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The Guilfordian

The student news site of Guilford College

The Guilfordian

The student news site of Guilford College

The Guilfordian

Ban Bossy campaign inspires young girls to lead proudly

“I’m not bossy,” says Beyoncé in a bold, powerful video. “I’m the boss.”

The Ban Bossy campaign, created by Facebook COO Sheryl Sandberg in conjunction with the Girl Scouts, points out the double standard in assertiveness between young boys and girls. While the boys are seen as confident and encouraged to continue, girls are put down for being “bossy.”

The campaign is trying to do what society should already be doing — teaching its children. We should empower young girls to reach for their ambitions without fear of being insulted and pushed down.

If everything is right in the world, Ban Bossy will be just the beginning.

“When I was growing up, I was called bossy,” said Sandberg in a video released by the campaign.

“Being labeled something matters. By middle school, girls are less interested in leadership than boys. And that’s because they worry about being called bossy,” said Jennifer Garner, Beyoncé and Jane Lynch, respectively, in the same video.

Girls who grow up hearing the word “bossy” will grow up believing that their voice is a violation against someone else, and they will learn to stop using it.

“Bossy is one of the most obvious double standards out there between girls and boys because even from a young age, girls are called bossy and boys aren’t,” said Early College senior Jordan Smith. “It’s like an introduction for young girls on what’s to come for the rest of their lives.”

Girls should never, ever be told that they cannot lead. Telling a little girl she’s bossy is a short hop from telling a woman to stay in her place.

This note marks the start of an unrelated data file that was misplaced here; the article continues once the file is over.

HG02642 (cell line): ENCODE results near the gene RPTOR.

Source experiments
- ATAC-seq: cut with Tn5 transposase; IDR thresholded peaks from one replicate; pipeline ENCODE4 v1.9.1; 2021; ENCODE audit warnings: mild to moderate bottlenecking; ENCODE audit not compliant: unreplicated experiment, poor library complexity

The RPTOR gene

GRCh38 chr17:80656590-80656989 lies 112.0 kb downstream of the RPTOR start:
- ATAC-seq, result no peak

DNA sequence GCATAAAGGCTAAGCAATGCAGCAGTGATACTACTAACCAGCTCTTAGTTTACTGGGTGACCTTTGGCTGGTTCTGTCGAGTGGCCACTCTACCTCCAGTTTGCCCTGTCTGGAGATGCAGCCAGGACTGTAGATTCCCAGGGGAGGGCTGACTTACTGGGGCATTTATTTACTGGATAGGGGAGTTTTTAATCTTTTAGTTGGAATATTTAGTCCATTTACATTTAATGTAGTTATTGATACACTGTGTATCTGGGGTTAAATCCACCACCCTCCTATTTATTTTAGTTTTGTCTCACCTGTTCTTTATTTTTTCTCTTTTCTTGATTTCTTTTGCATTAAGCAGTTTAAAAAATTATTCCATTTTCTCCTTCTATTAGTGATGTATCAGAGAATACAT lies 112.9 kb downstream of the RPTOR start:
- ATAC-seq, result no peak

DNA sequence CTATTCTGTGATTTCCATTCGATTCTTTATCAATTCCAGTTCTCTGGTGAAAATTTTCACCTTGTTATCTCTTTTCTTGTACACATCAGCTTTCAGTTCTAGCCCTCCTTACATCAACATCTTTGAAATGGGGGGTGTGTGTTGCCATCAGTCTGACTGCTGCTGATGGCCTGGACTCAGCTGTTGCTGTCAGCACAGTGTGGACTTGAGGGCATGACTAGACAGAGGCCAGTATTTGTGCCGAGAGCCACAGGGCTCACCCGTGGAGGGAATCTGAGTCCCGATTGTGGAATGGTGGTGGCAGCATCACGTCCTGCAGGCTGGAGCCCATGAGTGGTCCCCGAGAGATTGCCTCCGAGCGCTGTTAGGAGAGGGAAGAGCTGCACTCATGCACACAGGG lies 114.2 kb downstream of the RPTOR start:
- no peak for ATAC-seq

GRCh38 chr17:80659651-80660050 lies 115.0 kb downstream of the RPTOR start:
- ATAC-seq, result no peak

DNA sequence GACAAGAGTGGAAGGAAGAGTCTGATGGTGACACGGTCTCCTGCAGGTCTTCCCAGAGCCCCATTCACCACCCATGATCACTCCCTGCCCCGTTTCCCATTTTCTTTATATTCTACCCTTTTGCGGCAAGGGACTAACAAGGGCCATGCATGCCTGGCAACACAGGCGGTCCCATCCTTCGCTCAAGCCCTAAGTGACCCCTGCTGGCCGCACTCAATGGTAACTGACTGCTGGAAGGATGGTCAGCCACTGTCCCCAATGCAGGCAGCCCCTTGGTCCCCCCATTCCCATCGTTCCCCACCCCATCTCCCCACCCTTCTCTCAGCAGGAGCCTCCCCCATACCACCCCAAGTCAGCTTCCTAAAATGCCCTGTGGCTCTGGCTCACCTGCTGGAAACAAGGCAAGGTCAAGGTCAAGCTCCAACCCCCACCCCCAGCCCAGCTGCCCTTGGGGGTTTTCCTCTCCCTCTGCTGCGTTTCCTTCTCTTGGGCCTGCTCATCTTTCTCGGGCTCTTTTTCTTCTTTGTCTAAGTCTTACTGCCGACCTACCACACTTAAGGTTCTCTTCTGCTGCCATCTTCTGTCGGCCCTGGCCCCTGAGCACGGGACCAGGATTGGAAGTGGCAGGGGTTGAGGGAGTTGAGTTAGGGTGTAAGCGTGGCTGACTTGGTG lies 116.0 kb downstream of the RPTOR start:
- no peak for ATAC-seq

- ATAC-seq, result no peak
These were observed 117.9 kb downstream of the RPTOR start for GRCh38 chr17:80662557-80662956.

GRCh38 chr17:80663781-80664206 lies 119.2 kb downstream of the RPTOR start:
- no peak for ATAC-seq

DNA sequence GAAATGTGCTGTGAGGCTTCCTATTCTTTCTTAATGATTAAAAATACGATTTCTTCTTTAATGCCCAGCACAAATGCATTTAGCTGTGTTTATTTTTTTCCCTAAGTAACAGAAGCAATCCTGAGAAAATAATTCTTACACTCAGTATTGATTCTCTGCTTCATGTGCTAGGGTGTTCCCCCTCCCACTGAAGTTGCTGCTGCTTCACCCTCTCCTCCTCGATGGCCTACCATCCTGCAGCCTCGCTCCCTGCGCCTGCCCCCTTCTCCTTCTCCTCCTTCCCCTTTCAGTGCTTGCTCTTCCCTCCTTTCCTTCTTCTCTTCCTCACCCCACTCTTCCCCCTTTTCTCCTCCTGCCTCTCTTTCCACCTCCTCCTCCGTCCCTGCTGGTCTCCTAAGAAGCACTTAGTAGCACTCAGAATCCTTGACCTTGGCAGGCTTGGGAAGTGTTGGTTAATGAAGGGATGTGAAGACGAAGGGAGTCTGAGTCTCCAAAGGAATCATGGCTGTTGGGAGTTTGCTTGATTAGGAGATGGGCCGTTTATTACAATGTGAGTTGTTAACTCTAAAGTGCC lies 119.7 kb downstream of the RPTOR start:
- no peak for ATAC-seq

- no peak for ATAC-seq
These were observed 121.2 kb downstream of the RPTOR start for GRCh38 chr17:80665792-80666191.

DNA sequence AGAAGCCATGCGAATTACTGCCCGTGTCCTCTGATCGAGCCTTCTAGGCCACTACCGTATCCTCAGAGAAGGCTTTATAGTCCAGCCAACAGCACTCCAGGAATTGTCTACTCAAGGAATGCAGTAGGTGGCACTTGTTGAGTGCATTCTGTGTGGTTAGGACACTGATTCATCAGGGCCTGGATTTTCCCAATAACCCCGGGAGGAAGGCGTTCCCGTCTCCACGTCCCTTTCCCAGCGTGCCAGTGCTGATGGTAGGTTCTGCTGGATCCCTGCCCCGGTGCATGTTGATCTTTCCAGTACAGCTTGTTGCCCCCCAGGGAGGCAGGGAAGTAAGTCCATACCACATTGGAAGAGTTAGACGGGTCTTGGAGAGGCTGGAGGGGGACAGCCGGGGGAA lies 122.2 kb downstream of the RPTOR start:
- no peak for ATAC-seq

“Here’s where I will start to doubt myself,” said a little girl in the campaign’s other video. “Here’s where I will start being interrupted. Here’s where I will stop raising my hand. Here’s where my voice will get drowned out. Here’s where I was called stubborn, pushy, know-it-all, aggressive, bossy.”

Even with its incredible marketing, Ban Bossy is receiving a lot of critical feedback. Critics seem to be incapable of understanding that girls grow into women, and childhoods shape adults.

Talk radio and TV host Pat Gray wrote an article for The Blaze bashing the campaign.

“Whatever, I’m 100 percent committed to banning words, as you should be,” wrote Gray. “We should ban the word ‘pain’ so that we won’t feel any, any longer … and if we ban the word ‘disease,’ how much longer will we all live? The possibilities are endless.”

No, banning bossy probably won’t achieve gender equality in one easy step, but it will raise a few more female leaders that aren’t afraid to speak up.

That’s powerful. That’s important.

Even if it doesn’t change the hearts and minds of the public, shouldn’t it be worth it to change the lives of some little girls?

Societal influence starts at a young age, and that’s where it should first be corrected. It’s hard to unlearn years of prejudice and aggression, and that’s what we’re inflicting on our young girls.

Let’s encourage young girls to speak up. Let’s raise a lot more bosses.

Let’s ban “bossy.”

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    txgyrlApr 11, 2014 at 8:03 pm

    Sorry….”the Boss” is already taken by Bruce Springsteen…..